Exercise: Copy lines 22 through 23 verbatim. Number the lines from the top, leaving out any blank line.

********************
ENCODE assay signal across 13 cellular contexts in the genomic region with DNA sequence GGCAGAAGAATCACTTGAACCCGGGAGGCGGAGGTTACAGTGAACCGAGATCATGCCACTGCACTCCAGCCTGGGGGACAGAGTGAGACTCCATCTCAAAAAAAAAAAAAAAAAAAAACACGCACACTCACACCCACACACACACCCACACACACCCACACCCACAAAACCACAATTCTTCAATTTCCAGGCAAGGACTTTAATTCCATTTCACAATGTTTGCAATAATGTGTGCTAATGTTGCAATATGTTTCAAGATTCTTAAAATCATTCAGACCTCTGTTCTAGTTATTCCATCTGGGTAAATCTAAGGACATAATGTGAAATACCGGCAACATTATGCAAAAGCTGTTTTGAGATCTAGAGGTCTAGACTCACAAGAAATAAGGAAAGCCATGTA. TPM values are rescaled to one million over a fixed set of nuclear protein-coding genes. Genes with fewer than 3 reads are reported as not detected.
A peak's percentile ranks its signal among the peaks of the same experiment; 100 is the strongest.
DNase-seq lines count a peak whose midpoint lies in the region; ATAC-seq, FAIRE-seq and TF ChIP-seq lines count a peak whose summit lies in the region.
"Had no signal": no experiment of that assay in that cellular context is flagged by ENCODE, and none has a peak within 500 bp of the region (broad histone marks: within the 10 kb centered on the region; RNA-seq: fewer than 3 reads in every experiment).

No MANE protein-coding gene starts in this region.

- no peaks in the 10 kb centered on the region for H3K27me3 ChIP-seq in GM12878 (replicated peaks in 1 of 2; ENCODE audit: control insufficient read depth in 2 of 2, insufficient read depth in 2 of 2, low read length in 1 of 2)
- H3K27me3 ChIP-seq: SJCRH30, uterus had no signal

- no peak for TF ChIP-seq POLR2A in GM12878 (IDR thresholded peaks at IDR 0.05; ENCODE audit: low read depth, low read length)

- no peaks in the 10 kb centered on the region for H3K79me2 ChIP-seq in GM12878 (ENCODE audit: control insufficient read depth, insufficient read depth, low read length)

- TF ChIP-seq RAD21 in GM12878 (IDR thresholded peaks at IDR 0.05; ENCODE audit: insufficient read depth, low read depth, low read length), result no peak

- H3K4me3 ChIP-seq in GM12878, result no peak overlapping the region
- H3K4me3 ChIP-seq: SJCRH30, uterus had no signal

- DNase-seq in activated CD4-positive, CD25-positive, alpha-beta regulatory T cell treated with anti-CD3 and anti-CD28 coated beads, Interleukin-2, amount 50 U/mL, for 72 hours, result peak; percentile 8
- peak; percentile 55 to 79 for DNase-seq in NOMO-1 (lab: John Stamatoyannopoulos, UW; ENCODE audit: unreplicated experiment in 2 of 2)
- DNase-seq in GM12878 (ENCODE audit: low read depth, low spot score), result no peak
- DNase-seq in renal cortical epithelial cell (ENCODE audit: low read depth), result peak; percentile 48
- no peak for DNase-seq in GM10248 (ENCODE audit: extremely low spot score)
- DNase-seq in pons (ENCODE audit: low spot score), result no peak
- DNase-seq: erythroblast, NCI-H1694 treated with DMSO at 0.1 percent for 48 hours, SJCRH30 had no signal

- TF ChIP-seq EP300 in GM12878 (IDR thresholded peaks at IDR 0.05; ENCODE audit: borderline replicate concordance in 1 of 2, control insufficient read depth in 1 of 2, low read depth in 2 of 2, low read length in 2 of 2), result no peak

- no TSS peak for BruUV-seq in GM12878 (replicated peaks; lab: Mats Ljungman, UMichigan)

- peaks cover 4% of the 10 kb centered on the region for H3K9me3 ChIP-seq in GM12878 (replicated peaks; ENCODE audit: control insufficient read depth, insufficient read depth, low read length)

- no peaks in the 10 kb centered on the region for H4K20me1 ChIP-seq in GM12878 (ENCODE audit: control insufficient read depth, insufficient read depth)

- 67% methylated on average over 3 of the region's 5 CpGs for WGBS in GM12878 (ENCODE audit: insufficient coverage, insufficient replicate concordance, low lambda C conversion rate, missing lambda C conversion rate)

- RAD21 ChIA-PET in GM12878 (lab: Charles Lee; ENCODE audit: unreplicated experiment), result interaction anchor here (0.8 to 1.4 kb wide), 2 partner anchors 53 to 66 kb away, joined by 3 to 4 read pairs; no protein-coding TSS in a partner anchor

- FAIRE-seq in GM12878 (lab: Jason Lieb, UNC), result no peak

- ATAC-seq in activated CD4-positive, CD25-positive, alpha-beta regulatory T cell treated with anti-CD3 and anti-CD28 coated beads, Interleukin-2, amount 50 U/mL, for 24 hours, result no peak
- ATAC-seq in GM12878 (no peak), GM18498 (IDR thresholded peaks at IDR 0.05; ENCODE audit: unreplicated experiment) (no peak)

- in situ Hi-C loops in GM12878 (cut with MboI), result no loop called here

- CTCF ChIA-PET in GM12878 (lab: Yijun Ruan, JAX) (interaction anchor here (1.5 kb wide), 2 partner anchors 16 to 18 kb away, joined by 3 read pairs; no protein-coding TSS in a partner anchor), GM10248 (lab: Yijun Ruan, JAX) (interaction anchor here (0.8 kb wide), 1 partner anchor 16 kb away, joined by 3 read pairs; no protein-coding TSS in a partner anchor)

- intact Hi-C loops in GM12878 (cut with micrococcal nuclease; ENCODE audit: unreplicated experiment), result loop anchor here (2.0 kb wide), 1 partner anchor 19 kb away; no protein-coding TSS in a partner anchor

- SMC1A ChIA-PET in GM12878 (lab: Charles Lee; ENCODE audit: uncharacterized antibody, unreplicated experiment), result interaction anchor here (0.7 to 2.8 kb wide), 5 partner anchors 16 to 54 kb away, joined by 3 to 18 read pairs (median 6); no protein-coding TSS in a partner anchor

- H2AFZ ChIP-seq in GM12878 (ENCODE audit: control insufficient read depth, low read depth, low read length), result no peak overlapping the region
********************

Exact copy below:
- peaks cover 4% of the 10 kb centered on the region for H3K9me3 ChIP-seq in GM12878 (replicated peaks; ENCODE audit: control insufficient read depth, insufficient read depth, low read length)

- no peaks in the 10 kb centered on the region for H4K20me1 ChIP-seq in GM12878 (ENCODE audit: control insufficient read depth, insufficient read depth)